Anti-hunger advocates also fret that many SNAP participants live in areas where fresh food delivery remains unavailable. The San Francisco-Marin Food Bank in June raised concerns that the program risked perpetuating a history of systemic racism in apportioning government benefits after discovering that neither retailer delivered fresh groceries to SNAP recipients in Marin County, which includes low-income enclaves like Marin City. Amazon expanded the coverage of its same-day delivery service in 2016 after a Bloomberg News analysis found that the company’s same-day delivery service excluded predominantly Black ZIP codes in six cities.
Andy, a southeastern Pennsylvania resident who asked Bloomberg not to reveal his surname, tried to start shopping online in September, when a rise in Covid-19 cases made him reluctant to go to stores. He used his EBT card to get a discounted Prime membership, thinking it would open up more food delivery options. Amazon offers membership, typically $119 a year, to EBT holders for the annual equivalent of $72, though participation isn’t required for food-stamp use.
Instead, Andy discovered Amazon Fresh wasn’t available at his address, and the company’s Whole Foods Market chain was excluded entirely from the pilot. Then Amazon’s payment system locked him out when he tried to load social security benefits to a gift card. He’s considering buying shelf-stable products, or ordering delivery from Walmart, a retailer he’d previously avoided. “I’m very disappointed and stressed out,” Andy said. “Just trying to stay safe and stay properly fed.”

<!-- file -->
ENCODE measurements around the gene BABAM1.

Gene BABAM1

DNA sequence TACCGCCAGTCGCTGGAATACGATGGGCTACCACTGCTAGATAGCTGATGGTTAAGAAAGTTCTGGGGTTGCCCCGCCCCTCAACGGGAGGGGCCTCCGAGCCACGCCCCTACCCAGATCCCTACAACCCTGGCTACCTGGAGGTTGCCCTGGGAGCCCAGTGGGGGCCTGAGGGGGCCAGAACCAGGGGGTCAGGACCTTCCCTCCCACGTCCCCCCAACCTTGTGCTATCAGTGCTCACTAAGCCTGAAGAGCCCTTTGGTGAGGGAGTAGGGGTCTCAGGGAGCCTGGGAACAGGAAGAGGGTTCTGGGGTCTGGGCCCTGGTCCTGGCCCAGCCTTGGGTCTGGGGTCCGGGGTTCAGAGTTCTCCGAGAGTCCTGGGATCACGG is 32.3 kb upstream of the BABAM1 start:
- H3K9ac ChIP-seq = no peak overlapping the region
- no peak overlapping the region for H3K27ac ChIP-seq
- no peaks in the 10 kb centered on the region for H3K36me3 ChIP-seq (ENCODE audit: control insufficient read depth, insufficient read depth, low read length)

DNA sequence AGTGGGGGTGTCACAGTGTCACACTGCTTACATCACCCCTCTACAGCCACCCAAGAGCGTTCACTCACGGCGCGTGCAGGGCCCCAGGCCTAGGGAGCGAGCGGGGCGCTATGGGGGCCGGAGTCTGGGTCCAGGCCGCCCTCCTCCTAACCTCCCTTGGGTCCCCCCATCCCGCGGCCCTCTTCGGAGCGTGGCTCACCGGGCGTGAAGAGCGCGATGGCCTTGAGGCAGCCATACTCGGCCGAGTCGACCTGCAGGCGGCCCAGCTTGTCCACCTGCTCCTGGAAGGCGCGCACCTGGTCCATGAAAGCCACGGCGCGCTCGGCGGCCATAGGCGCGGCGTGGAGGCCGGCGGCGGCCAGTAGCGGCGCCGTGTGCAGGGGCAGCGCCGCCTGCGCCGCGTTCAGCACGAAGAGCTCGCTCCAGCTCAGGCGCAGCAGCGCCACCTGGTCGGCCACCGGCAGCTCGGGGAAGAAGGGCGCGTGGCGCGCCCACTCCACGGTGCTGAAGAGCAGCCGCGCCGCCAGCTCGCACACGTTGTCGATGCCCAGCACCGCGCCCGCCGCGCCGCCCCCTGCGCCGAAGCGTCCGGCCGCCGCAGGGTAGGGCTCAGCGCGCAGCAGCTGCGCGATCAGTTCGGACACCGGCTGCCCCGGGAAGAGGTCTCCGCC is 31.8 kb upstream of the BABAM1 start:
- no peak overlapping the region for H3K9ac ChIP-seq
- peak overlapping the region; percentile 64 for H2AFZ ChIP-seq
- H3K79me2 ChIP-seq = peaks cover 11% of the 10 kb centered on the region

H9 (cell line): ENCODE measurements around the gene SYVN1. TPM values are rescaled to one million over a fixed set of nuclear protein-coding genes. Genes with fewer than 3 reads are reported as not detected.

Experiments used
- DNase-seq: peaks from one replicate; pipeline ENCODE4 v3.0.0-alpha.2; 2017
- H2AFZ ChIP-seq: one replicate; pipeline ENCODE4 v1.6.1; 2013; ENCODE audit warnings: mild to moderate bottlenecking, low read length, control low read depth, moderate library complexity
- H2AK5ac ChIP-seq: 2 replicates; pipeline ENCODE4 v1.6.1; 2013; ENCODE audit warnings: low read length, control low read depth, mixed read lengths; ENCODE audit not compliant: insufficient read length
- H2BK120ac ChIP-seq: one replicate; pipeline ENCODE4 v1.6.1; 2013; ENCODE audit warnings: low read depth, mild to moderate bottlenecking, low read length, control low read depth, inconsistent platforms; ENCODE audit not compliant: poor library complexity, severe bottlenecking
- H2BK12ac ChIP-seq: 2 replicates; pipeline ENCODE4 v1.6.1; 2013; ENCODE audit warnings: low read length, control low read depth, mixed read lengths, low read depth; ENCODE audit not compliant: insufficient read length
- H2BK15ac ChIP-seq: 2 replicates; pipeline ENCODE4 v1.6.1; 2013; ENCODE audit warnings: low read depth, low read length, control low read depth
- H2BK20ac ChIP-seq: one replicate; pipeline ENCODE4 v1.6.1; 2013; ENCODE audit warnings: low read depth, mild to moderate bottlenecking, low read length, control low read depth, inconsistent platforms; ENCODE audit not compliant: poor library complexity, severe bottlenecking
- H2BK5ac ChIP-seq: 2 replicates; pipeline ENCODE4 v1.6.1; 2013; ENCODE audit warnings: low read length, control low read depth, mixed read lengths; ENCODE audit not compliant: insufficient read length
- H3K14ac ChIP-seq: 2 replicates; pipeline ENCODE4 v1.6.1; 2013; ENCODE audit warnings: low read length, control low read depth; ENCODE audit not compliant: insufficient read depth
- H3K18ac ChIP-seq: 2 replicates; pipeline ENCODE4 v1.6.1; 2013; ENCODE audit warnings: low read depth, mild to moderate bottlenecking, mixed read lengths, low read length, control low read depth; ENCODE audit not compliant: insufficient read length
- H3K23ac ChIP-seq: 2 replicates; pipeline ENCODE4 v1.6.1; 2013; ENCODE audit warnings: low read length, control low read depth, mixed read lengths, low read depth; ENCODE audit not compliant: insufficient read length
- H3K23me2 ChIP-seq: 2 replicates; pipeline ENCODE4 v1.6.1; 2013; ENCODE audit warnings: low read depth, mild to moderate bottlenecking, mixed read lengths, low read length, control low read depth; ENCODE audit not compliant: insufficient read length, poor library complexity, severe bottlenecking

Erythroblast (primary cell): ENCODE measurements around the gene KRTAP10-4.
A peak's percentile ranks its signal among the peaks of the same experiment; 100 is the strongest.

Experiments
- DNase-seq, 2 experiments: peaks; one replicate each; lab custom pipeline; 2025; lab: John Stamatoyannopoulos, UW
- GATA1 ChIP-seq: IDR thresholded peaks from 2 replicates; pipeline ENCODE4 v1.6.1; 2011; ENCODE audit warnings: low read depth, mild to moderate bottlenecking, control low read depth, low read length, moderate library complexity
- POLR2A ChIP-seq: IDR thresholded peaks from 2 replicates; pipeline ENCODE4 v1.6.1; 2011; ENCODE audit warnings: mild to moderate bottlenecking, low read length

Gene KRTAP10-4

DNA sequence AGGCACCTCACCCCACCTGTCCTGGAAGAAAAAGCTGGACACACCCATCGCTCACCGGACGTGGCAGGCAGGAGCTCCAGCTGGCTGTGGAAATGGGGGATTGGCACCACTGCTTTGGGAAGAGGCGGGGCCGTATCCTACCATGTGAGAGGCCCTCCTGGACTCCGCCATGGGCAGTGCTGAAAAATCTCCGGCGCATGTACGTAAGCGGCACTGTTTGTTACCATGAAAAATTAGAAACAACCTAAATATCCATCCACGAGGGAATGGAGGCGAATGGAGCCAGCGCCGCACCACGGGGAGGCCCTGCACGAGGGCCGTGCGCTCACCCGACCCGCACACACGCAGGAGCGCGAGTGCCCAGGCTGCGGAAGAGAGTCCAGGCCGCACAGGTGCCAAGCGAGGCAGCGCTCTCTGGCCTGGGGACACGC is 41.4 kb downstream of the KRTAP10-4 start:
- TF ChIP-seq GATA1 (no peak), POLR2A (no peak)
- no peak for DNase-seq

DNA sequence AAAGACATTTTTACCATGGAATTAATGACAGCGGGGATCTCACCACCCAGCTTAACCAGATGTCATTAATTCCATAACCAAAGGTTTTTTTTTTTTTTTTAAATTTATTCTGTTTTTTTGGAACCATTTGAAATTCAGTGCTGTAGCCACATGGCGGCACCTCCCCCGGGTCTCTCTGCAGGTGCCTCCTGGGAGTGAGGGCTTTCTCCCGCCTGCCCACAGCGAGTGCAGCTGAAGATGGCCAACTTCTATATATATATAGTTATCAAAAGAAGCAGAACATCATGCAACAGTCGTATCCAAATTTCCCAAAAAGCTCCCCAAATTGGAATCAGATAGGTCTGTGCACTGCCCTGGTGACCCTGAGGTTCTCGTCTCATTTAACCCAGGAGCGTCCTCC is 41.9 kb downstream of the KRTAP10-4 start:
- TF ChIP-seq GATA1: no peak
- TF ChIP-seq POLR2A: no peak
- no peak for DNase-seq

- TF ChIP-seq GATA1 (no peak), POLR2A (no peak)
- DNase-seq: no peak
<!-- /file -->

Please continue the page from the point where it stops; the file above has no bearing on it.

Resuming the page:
Still, he plans to hang onto the Prime membership for video streaming and other perks.
Analysts say serving SNAP recipients could help Amazon expand its customer base, which tends to attract a more affluent shopper. Consumer Intelligence Research Partners estimates that U.S. Prime subscribers have an average household income of about $78,000, some 15% more than the median.
“Amazon is probably not a place SNAP participants typically think of,” said Ed Bolen, a senior policy analyst with the Center on Budget and Policy Priorities who studies the SNAP program.
In an emailed statement, Amazon’s director of underserved populations, Kristina Herrmann, said the company believes the program “will dramatically increase access to food for more customers and are excited about the adoption thus far.” Amazon says Fresh is available in “most metropolitan regions” and those who live elsewhere can purchase non-perishable items from the main site.
“We know this is a very important development for our customers that we worked closely with the USDA to push forward,” Walmart spokesperson Molly Blakeman said by email. More than half of the company’s 4,700 U.S. stores offer delivery while 70% offer grocery pickup, she said.
With new daily Covid-19 cases in the U.S. setting records, grocery delivery is expected to become more prevalent, analysts say.
Ruth Ilano, a comic artist in Massachusetts with multiple sclerosis, was making a quick trip to the store in May when she collapsed. She hasn’t gone inside a supermarket since and is using SNAP benefits to help pay for groceries online.
“Online delivery was previously a nice touch,” she said. “But now it’s absolutely essential to my life.”